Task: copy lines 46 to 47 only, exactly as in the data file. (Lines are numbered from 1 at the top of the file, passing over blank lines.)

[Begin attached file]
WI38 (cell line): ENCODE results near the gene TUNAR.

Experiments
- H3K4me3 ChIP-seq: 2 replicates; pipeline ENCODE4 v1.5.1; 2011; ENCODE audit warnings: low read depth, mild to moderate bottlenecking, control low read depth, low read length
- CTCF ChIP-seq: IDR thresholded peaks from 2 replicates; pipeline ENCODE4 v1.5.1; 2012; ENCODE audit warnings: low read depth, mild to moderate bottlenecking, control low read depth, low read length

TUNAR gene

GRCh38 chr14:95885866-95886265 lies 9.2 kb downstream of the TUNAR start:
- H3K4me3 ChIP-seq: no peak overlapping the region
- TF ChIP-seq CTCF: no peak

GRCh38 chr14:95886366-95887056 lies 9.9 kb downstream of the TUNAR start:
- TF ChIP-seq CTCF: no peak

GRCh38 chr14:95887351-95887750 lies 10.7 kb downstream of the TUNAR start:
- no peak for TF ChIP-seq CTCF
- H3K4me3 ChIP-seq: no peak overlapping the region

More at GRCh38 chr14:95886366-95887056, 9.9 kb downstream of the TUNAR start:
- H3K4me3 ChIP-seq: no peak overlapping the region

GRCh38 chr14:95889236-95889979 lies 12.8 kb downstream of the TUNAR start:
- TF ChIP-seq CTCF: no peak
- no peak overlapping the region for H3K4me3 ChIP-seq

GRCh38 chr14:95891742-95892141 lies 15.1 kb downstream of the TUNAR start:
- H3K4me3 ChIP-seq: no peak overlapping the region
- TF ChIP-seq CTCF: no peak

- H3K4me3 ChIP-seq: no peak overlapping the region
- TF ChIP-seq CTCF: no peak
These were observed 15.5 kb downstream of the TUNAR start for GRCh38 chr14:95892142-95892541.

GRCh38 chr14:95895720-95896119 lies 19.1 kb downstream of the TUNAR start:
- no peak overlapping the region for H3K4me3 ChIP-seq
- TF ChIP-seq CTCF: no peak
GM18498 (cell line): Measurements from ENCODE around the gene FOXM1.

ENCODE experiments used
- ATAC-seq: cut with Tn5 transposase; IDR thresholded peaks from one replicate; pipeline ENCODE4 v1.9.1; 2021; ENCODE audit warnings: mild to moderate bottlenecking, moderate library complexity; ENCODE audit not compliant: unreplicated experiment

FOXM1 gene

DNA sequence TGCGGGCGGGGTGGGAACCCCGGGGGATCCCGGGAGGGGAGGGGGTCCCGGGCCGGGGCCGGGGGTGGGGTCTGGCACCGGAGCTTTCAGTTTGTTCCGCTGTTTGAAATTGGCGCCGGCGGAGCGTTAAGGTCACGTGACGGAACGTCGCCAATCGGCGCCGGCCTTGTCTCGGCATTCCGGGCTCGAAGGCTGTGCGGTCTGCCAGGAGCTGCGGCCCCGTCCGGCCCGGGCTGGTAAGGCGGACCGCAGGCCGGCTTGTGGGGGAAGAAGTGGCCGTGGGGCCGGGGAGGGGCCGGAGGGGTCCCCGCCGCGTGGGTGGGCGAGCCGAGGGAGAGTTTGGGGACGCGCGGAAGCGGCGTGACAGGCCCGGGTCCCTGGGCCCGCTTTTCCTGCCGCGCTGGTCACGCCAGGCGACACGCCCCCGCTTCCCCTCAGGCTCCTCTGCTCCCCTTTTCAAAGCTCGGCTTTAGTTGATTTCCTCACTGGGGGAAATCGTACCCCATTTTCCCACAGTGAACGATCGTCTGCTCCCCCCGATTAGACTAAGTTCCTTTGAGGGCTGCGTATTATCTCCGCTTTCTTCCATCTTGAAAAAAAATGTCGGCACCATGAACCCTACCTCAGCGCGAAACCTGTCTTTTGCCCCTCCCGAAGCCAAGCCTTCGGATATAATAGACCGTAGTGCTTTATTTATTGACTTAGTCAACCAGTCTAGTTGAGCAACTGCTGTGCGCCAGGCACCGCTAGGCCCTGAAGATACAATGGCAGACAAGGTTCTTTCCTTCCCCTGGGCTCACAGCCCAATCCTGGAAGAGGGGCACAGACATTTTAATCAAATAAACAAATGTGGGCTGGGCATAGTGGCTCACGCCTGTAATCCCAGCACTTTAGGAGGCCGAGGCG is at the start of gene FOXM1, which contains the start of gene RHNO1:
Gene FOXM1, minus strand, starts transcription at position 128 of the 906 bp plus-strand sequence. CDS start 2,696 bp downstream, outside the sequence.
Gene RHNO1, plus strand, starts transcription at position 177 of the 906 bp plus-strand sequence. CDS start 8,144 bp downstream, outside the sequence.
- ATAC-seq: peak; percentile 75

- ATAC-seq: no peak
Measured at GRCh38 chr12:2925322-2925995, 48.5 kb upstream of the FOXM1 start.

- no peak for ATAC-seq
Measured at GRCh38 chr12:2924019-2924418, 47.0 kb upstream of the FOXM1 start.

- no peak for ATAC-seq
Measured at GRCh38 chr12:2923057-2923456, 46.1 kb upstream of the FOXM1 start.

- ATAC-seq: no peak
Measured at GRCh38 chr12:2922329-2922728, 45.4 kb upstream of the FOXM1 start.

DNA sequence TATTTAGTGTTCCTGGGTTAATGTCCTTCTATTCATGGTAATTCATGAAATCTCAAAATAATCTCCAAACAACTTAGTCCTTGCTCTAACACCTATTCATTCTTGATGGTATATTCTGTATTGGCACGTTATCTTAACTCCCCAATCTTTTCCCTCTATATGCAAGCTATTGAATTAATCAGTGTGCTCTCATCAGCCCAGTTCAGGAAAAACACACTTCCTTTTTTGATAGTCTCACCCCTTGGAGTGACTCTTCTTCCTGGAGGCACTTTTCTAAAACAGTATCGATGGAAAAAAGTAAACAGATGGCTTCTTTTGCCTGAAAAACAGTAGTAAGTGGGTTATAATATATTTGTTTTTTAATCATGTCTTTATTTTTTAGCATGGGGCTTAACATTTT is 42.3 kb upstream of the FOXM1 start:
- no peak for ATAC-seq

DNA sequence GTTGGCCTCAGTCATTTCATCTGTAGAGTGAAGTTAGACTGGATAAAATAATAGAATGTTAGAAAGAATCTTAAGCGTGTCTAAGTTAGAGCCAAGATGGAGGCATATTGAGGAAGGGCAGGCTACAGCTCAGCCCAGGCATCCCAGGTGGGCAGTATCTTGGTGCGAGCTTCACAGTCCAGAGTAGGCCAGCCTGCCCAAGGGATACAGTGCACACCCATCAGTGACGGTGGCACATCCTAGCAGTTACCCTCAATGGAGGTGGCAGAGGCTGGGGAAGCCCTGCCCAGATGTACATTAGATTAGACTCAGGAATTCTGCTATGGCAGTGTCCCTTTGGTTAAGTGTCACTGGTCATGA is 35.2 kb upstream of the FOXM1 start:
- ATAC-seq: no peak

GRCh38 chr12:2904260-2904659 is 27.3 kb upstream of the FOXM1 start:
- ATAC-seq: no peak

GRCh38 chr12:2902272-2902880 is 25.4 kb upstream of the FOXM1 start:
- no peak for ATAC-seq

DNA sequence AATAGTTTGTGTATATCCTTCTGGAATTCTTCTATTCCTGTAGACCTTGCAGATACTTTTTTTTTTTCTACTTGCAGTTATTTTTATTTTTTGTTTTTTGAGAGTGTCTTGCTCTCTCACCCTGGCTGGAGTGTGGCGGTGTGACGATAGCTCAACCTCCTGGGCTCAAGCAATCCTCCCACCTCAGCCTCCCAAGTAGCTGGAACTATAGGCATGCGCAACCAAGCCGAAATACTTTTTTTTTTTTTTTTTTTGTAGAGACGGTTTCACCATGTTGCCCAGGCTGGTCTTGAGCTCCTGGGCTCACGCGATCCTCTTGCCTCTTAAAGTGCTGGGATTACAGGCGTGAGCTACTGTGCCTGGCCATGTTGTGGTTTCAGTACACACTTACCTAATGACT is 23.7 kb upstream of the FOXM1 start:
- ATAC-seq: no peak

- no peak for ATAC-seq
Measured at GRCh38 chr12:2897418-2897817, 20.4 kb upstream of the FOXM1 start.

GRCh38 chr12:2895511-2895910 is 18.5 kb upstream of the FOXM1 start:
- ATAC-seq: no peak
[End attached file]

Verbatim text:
DNA sequence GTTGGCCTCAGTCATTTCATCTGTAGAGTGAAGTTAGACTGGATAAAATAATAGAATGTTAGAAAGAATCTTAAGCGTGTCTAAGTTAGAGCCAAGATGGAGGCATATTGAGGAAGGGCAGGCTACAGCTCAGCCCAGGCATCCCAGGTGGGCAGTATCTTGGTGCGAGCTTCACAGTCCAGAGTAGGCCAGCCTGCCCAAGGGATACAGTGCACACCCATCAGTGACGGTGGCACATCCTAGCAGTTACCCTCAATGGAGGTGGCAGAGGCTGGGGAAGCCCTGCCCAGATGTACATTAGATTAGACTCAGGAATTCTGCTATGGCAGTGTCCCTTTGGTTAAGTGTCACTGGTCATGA is 35.2 kb upstream of the FOXM1 start:
- ATAC-seq: no peak